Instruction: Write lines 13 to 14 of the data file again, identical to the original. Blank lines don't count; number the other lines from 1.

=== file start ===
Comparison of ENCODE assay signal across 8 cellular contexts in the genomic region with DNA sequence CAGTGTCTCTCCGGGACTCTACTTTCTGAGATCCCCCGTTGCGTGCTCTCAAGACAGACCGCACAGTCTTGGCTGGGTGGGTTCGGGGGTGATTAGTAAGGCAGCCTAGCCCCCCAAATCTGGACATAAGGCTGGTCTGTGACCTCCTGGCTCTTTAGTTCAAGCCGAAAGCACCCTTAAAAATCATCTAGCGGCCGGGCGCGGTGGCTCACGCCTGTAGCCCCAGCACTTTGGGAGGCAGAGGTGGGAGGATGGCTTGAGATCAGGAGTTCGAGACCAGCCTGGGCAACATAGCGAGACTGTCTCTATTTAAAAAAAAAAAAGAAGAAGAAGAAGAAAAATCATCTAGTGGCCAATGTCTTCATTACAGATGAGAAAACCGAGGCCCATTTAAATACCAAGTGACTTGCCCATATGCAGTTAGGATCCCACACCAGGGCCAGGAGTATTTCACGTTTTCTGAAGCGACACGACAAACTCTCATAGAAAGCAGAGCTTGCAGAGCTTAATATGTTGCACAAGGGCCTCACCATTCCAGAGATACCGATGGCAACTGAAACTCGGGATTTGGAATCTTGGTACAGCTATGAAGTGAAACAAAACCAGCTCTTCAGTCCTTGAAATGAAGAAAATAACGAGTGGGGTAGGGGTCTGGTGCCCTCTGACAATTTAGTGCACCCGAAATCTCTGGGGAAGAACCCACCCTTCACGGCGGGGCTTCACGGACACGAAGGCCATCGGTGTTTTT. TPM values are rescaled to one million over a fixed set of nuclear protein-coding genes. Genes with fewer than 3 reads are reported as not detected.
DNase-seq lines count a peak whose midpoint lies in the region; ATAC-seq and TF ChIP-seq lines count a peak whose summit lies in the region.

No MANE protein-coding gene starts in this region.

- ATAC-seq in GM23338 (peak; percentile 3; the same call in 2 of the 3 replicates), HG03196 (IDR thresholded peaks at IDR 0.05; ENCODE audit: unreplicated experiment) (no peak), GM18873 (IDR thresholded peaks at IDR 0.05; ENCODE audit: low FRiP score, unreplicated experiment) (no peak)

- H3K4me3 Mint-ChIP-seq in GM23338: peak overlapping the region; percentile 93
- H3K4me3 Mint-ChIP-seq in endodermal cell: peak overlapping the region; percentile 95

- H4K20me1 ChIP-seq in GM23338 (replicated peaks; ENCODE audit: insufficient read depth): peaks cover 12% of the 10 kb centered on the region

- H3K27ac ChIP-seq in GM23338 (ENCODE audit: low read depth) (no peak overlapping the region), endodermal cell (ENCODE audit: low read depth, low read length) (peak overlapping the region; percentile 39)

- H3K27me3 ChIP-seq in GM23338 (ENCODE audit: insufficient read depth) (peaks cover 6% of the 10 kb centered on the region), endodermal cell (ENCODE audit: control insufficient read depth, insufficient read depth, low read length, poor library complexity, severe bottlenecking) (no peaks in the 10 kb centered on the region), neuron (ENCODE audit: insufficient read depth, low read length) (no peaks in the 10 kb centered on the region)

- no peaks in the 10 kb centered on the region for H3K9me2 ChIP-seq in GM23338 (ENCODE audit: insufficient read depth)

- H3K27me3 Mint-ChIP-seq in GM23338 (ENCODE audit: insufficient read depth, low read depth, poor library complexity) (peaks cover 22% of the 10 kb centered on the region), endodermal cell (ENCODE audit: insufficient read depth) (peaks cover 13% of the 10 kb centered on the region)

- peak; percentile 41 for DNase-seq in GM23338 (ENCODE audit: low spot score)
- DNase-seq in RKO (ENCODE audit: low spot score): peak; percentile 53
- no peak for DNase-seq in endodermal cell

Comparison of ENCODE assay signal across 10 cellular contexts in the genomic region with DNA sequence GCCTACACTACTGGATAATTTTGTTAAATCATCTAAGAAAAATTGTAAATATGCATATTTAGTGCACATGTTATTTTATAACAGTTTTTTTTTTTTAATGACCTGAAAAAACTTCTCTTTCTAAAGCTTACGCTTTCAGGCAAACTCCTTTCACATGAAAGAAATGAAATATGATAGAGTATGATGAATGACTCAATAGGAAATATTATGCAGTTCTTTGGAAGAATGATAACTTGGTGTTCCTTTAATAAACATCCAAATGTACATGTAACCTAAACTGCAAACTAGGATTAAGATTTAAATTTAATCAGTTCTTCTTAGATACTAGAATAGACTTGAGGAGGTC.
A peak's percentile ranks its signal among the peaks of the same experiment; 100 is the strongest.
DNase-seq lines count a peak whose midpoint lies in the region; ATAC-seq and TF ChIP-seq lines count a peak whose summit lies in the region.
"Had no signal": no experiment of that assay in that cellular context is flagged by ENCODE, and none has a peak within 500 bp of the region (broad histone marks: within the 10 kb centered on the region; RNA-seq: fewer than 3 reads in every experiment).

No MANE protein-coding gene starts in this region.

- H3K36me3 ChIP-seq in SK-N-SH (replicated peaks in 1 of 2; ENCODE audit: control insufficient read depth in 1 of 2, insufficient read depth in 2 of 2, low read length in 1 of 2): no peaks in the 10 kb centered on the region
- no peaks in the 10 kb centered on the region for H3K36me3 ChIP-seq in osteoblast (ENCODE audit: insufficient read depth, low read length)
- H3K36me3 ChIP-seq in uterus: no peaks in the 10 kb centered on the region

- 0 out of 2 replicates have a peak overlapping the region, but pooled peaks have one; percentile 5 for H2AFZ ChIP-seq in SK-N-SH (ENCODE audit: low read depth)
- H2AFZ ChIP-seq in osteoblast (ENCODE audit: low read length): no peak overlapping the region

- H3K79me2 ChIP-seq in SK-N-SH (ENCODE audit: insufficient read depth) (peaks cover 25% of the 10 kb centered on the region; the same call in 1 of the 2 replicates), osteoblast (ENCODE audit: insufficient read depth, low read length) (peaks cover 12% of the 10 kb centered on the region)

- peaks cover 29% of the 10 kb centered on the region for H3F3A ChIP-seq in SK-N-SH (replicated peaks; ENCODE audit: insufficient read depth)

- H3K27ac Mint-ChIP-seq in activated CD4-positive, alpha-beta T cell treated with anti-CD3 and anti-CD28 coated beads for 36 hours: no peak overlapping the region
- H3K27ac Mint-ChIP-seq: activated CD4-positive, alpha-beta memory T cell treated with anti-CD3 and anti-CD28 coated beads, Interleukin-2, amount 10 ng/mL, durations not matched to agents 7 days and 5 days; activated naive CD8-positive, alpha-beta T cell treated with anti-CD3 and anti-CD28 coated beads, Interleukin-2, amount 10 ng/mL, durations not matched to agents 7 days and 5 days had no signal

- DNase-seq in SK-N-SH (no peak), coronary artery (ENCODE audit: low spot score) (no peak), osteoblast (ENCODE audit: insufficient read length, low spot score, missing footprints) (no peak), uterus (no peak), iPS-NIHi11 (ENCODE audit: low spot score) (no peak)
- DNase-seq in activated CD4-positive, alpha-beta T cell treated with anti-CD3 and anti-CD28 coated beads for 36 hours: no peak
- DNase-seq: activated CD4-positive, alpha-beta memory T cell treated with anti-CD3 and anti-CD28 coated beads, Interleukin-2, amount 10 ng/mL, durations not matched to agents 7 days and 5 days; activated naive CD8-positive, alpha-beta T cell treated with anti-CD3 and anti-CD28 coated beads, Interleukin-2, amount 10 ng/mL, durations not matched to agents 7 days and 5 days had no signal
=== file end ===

- DNase-seq in RKO (ENCODE audit: low spot score): peak; percentile 53
- no peak for DNase-seq in endodermal cell